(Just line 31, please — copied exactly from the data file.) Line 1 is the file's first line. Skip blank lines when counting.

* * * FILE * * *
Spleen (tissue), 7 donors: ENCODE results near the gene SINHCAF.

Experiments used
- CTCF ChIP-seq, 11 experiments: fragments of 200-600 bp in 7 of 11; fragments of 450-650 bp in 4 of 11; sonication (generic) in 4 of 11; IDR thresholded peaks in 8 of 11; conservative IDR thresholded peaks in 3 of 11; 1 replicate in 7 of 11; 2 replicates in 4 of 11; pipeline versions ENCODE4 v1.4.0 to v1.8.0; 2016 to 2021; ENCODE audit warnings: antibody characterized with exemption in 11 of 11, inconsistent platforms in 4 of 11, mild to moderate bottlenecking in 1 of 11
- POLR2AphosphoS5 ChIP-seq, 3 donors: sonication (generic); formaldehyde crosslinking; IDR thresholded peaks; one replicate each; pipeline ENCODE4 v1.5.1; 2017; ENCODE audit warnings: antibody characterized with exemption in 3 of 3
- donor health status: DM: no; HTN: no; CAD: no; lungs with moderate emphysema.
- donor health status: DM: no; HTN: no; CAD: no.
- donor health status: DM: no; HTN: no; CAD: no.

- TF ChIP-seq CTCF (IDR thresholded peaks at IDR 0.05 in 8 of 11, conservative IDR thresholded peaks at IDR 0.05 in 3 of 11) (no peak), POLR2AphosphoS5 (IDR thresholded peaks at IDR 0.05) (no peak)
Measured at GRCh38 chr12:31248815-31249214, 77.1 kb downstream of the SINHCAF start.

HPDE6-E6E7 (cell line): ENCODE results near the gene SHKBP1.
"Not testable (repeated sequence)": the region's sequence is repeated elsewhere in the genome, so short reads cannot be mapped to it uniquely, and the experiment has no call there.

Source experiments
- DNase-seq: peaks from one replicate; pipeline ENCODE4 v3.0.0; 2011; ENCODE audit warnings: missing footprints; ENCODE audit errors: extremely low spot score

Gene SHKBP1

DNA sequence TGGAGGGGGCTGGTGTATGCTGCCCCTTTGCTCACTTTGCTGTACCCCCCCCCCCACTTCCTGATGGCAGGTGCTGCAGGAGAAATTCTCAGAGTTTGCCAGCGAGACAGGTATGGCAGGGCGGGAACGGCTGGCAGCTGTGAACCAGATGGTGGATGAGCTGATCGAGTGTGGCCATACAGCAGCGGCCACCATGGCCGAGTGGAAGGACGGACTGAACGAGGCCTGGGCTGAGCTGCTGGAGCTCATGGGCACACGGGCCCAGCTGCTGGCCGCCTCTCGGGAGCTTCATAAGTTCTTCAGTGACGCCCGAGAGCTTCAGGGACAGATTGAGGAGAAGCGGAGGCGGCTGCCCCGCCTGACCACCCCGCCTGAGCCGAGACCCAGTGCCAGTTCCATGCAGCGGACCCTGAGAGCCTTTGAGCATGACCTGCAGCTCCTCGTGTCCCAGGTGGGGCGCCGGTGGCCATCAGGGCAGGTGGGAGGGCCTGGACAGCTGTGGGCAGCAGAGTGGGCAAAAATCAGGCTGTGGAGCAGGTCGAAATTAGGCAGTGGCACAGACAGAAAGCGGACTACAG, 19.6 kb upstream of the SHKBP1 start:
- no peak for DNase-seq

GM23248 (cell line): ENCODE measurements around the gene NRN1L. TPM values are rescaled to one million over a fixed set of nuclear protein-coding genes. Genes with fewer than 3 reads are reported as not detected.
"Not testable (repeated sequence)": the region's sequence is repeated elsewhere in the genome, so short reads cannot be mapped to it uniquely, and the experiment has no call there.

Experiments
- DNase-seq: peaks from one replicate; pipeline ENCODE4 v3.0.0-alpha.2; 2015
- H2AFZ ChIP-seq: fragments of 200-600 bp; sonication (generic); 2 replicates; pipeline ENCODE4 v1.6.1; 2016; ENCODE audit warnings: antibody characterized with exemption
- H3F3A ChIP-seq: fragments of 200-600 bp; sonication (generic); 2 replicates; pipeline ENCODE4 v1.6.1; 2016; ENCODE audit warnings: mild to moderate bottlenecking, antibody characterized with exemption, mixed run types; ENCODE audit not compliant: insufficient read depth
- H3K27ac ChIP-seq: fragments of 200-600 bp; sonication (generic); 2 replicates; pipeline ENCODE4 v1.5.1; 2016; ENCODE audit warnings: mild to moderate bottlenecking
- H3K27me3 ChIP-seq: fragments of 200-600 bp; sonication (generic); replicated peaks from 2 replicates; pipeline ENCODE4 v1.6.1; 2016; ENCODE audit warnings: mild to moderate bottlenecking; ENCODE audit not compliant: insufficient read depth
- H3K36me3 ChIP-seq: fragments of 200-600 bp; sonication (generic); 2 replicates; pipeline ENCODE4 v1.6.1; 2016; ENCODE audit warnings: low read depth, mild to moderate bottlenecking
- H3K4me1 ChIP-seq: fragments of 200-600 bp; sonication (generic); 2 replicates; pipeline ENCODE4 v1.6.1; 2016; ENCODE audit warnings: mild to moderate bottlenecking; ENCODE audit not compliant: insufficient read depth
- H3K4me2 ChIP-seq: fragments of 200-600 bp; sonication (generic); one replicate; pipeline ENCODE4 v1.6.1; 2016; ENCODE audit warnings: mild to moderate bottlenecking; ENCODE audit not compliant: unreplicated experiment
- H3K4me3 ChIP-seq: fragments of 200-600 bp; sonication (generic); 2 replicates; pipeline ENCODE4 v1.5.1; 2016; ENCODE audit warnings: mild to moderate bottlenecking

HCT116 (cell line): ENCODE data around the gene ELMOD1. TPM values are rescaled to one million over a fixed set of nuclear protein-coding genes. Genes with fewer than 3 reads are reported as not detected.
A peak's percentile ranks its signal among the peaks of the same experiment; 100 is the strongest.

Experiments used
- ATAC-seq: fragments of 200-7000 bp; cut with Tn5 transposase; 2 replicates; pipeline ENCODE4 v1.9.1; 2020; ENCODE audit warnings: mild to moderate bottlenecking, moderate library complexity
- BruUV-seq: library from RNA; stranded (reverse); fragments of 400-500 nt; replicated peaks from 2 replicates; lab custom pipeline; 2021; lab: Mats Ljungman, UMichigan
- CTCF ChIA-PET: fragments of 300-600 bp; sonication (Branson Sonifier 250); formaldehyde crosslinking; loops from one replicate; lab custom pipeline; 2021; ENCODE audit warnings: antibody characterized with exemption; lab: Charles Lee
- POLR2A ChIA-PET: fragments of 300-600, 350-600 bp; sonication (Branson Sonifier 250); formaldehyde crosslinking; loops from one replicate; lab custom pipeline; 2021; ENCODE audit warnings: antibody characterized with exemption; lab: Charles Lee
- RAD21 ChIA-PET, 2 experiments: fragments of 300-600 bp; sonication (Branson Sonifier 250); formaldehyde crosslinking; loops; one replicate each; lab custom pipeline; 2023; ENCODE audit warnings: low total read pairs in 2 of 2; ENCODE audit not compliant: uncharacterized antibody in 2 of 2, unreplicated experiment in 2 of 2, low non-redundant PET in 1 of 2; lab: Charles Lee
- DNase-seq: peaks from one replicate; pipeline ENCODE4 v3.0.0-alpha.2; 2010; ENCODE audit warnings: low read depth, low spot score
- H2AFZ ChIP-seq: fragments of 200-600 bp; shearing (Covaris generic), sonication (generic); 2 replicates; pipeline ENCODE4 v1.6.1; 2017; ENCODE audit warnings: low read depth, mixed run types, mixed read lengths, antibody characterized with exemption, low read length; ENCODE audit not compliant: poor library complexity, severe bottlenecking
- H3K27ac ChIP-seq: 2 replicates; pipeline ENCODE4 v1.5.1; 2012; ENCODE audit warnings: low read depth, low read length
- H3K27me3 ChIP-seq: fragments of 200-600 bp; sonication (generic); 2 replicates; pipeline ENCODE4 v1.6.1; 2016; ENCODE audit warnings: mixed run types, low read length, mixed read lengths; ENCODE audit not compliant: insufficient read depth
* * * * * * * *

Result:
Experiments used